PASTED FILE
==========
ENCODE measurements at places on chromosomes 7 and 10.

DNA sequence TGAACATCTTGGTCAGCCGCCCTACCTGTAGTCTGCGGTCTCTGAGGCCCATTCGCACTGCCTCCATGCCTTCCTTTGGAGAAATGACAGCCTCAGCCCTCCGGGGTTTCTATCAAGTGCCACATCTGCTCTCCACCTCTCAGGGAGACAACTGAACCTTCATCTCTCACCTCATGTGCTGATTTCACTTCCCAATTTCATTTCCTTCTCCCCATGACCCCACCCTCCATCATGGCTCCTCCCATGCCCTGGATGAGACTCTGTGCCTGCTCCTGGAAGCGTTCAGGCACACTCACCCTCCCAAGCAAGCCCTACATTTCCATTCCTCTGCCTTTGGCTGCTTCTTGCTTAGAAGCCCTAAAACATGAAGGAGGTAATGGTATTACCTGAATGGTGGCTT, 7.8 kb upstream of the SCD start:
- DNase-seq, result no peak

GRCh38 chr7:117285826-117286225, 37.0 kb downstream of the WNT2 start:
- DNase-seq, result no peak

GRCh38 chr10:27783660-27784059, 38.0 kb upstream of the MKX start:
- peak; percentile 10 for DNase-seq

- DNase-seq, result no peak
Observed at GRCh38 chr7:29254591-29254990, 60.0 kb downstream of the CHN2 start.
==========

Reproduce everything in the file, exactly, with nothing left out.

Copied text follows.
ENCODE measurements at places on chromosomes 7 and 10.

DNA sequence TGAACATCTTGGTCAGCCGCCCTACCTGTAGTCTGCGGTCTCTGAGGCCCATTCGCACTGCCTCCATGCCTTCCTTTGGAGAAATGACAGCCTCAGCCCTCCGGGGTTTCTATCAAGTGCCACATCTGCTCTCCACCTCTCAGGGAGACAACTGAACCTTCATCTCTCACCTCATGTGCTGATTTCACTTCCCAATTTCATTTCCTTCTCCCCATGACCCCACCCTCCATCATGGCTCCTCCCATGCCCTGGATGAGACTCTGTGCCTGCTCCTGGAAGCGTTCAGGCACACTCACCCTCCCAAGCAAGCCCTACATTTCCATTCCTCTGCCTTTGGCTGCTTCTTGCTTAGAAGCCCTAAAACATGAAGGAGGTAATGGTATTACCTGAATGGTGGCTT, 7.8 kb upstream of the SCD start:
- DNase-seq, result no peak

GRCh38 chr7:117285826-117286225, 37.0 kb downstream of the WNT2 start:
- DNase-seq, result no peak

GRCh38 chr10:27783660-27784059, 38.0 kb upstream of the MKX start:
- peak; percentile 10 for DNase-seq

- DNase-seq, result no peak
Observed at GRCh38 chr7:29254591-29254990, 60.0 kb downstream of the CHN2 start.